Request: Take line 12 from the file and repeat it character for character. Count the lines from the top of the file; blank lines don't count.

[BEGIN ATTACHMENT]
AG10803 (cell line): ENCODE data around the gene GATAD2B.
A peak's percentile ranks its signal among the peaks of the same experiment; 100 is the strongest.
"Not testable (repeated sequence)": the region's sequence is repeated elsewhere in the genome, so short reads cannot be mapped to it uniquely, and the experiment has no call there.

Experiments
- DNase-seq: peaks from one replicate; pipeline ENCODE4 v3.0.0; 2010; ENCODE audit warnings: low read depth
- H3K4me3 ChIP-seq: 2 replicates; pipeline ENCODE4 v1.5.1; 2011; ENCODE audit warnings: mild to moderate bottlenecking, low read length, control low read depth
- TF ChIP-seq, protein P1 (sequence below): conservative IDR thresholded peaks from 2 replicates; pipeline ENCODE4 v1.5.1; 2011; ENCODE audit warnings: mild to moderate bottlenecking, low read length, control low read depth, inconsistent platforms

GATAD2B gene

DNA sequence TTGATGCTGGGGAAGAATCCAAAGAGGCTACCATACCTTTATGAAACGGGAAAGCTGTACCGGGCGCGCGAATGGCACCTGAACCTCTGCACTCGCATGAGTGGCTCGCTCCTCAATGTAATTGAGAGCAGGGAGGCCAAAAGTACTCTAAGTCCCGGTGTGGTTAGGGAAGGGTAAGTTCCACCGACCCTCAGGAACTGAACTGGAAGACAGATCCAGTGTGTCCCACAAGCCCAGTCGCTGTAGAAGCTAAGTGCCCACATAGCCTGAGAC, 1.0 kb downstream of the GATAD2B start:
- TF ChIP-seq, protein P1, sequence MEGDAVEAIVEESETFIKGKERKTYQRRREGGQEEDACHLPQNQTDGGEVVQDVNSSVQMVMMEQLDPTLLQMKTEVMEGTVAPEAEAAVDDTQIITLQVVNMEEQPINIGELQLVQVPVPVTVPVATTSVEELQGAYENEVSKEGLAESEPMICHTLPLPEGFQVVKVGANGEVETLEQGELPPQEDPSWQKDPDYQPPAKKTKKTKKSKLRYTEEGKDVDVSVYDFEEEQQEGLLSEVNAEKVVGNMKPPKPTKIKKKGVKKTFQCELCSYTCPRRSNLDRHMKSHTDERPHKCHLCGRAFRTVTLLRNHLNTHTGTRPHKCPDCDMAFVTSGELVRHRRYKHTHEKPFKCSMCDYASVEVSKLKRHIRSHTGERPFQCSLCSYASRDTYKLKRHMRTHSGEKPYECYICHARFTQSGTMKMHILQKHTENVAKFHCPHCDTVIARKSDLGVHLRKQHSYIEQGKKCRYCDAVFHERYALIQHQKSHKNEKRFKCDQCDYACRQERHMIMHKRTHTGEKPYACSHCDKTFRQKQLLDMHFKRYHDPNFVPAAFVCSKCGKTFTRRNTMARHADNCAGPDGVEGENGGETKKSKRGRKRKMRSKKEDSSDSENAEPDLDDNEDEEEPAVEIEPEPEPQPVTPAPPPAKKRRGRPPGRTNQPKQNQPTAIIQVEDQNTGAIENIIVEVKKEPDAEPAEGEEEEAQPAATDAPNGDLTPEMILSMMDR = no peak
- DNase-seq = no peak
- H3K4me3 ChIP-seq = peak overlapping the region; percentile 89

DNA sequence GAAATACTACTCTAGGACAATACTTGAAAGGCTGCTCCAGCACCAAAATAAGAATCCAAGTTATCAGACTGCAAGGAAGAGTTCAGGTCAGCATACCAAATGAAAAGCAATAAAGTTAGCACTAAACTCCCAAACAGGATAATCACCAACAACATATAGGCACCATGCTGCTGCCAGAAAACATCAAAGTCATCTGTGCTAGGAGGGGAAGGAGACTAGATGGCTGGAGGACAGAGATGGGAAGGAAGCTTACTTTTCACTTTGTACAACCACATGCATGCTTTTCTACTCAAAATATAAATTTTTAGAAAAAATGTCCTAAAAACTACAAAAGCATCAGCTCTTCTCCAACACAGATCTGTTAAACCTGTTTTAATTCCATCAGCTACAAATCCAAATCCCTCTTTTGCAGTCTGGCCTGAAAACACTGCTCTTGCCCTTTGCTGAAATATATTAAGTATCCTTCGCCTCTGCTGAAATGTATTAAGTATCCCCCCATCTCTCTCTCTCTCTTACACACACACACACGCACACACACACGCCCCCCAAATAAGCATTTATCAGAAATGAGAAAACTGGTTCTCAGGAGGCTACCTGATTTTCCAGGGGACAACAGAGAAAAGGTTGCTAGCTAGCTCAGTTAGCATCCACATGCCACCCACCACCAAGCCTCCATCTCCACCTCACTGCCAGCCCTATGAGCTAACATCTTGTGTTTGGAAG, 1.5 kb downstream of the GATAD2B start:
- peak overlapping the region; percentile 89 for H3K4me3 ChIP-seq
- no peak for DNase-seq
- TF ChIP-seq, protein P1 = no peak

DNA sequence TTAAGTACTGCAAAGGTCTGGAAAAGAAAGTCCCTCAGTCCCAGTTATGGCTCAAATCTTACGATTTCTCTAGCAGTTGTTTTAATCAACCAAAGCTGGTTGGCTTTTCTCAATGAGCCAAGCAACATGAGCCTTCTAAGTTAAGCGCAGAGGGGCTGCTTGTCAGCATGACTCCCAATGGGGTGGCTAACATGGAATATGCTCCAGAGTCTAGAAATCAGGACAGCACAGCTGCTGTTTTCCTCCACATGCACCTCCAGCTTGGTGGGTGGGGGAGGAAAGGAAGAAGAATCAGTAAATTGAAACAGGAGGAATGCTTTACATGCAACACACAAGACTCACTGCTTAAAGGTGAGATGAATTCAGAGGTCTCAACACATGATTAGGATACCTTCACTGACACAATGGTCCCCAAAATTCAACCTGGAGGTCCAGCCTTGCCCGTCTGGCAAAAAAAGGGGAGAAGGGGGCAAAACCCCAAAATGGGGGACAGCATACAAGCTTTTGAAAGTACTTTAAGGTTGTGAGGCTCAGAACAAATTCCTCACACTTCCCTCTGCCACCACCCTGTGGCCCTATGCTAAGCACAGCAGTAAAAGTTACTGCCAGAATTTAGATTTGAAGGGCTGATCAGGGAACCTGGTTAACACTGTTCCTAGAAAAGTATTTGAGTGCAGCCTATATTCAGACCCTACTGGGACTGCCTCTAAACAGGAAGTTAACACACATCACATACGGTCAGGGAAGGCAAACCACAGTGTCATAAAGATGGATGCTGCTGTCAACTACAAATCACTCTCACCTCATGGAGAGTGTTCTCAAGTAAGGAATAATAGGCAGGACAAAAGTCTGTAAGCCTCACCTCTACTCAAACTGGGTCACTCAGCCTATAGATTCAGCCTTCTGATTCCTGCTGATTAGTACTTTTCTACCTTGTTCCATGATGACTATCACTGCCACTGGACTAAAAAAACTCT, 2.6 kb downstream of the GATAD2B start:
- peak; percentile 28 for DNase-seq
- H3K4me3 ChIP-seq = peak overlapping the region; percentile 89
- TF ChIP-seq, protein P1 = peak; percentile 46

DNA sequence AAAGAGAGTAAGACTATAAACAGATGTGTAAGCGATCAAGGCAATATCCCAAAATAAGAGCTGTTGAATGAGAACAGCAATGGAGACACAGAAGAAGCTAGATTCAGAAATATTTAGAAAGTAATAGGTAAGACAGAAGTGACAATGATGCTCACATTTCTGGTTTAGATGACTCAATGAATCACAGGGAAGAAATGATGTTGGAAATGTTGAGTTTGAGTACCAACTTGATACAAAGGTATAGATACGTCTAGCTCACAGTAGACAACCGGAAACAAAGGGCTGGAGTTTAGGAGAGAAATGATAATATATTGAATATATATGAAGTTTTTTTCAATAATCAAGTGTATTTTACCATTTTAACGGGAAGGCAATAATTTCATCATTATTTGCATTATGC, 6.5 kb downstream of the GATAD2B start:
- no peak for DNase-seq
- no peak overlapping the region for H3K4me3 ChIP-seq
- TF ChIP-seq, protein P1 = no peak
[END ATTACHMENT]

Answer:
- H3K4me3 ChIP-seq = peak overlapping the region; percentile 89